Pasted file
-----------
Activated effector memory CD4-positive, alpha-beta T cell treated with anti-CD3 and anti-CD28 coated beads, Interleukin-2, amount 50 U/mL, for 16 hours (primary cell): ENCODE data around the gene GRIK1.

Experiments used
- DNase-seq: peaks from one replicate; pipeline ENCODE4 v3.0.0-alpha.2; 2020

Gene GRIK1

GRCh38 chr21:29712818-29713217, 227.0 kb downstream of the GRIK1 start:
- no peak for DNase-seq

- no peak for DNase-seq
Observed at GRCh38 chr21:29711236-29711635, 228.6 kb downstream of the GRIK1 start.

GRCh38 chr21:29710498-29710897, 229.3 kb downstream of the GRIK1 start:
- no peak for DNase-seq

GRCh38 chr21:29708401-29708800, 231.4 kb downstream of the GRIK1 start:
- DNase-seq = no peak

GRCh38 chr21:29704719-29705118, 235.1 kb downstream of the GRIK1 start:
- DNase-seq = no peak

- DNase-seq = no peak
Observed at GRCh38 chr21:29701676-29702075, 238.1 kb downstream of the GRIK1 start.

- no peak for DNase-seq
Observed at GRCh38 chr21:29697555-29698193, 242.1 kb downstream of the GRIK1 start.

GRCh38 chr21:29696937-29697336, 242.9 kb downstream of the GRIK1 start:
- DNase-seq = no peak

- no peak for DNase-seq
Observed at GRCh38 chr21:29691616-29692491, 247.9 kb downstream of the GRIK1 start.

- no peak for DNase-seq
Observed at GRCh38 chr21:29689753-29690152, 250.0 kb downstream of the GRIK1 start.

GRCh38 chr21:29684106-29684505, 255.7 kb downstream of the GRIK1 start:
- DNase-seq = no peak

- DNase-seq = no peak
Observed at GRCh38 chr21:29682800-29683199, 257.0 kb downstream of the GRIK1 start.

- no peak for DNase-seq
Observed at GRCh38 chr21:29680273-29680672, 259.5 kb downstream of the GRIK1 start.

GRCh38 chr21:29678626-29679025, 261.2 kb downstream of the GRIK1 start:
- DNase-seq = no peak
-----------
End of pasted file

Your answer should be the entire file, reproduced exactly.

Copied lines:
Activated effector memory CD4-positive, alpha-beta T cell treated with anti-CD3 and anti-CD28 coated beads, Interleukin-2, amount 50 U/mL, for 16 hours (primary cell): ENCODE data around the gene GRIK1.

Experiments used
- DNase-seq: peaks from one replicate; pipeline ENCODE4 v3.0.0-alpha.2; 2020

Gene GRIK1

GRCh38 chr21:29712818-29713217, 227.0 kb downstream of the GRIK1 start:
- no peak for DNase-seq

- no peak for DNase-seq
Observed at GRCh38 chr21:29711236-29711635, 228.6 kb downstream of the GRIK1 start.

GRCh38 chr21:29710498-29710897, 229.3 kb downstream of the GRIK1 start:
- no peak for DNase-seq

GRCh38 chr21:29708401-29708800, 231.4 kb downstream of the GRIK1 start:
- DNase-seq = no peak

GRCh38 chr21:29704719-29705118, 235.1 kb downstream of the GRIK1 start:
- DNase-seq = no peak

- DNase-seq = no peak
Observed at GRCh38 chr21:29701676-29702075, 238.1 kb downstream of the GRIK1 start.

- no peak for DNase-seq
Observed at GRCh38 chr21:29697555-29698193, 242.1 kb downstream of the GRIK1 start.

GRCh38 chr21:29696937-29697336, 242.9 kb downstream of the GRIK1 start:
- DNase-seq = no peak

- no peak for DNase-seq
Observed at GRCh38 chr21:29691616-29692491, 247.9 kb downstream of the GRIK1 start.

- no peak for DNase-seq
Observed at GRCh38 chr21:29689753-29690152, 250.0 kb downstream of the GRIK1 start.

GRCh38 chr21:29684106-29684505, 255.7 kb downstream of the GRIK1 start:
- DNase-seq = no peak

- DNase-seq = no peak
Observed at GRCh38 chr21:29682800-29683199, 257.0 kb downstream of the GRIK1 start.

- no peak for DNase-seq
Observed at GRCh38 chr21:29680273-29680672, 259.5 kb downstream of the GRIK1 start.

GRCh38 chr21:29678626-29679025, 261.2 kb downstream of the GRIK1 start:
- DNase-seq = no peak